The appeal of the big weekly shop seems to be fading, with UK shoppers going to the supermarket more frequently and spending less on each trip.
New figures from data company Kantar show that, as the Covid-19 vaccine rollout continues, consumers are becoming more confident venturing back out to stores. Shoppers made 58 million more visits to the supermarket in the most recent four weeks than they did in May 2020.
Meanwhile, basket sizes have fallen for three months in a row and the average price of a trip to the grocery store is now £22.82. This is the lowest since March last year when consumers began stocking up — and limiting their trips to the shops — at the start of the pandemic.
Overall take-home grocery sales for the 12 weeks to 16 May were down 0.4% year-on-year to £31.3bn. This decline reflects a tough comparison with exceptionally high sales during the first three months of the pandemic last year, Kantar pointed out. It may also be a sign that people are starting to make use of the eased restrictions on travel and eating out, with outdoor dining and hospitality allowed from the middle of April.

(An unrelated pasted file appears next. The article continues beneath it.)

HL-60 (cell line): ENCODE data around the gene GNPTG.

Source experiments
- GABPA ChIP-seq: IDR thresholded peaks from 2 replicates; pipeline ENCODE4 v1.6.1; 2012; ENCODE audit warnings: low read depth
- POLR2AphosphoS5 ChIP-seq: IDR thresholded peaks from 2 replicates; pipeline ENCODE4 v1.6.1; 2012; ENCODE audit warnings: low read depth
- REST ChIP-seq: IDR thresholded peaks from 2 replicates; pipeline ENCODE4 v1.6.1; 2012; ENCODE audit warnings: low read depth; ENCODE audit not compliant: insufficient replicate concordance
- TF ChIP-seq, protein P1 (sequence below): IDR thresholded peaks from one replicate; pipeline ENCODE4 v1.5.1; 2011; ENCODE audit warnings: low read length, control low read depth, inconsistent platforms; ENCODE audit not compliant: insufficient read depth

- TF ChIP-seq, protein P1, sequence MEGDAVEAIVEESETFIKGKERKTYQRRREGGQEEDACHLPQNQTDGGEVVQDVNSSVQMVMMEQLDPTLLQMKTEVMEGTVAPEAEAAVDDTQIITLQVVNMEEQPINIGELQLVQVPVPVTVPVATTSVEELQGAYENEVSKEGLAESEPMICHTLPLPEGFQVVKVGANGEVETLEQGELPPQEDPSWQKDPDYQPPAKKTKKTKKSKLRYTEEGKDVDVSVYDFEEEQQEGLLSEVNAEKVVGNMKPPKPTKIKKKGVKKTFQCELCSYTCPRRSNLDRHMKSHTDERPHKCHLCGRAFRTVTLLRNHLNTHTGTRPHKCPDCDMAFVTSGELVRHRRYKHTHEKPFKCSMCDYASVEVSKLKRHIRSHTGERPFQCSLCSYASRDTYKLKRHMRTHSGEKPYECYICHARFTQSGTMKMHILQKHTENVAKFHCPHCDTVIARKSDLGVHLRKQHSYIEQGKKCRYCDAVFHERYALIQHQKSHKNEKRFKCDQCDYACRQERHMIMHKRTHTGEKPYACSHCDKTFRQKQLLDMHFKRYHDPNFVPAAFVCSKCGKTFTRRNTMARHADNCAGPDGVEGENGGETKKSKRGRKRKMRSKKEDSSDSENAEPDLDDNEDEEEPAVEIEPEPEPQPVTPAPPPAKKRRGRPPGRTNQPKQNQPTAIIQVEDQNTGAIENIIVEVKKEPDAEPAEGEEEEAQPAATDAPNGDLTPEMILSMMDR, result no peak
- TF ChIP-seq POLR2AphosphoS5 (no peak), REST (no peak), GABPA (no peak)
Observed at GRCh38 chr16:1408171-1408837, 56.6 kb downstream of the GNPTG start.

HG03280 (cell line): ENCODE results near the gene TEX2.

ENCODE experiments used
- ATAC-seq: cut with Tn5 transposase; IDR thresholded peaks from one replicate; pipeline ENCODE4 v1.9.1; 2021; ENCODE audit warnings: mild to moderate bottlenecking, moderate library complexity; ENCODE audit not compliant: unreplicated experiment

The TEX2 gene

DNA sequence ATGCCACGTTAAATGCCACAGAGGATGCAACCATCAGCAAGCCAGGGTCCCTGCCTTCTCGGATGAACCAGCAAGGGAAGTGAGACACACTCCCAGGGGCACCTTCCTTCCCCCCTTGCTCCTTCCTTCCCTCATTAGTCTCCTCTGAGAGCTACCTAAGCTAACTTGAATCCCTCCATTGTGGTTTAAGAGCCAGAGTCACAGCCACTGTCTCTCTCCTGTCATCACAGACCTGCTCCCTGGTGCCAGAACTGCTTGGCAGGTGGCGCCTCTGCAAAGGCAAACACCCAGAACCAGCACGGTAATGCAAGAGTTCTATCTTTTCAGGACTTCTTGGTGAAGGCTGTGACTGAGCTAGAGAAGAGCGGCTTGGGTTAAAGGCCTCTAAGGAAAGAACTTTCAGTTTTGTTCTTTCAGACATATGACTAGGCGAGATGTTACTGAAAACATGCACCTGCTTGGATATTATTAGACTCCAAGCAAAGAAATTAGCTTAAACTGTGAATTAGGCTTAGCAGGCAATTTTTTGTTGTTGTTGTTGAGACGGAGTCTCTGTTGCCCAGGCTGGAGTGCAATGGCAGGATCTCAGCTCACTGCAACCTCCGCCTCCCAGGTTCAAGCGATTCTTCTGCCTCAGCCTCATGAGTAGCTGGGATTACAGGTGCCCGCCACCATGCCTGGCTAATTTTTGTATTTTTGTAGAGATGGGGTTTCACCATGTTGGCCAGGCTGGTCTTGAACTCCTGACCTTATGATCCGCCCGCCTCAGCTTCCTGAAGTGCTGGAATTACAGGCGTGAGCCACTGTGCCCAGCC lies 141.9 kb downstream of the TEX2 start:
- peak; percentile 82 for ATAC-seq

“As lockdown eases, people are returning to more normal habits and we can see that reflected in grocery sales,” said Fraser McKevitt, head of retail and consumer insight at Kantar. “Many of us this time last year were eating all our meals at home and we bought extra food and drink as a result. Now we’re seeing take-home grocery sales dip versus 2020 as people are able to eat in restaurants, pubs and cafés and can pick up food on the go again, grabbing a sandwich, for example, while they’re out and about at the weekend.”
Grocery sales remain higher than before coronavirus, however: compared with the same period in 2019, shoppers spent an additional £3.8bn at the supermarket in the past three months.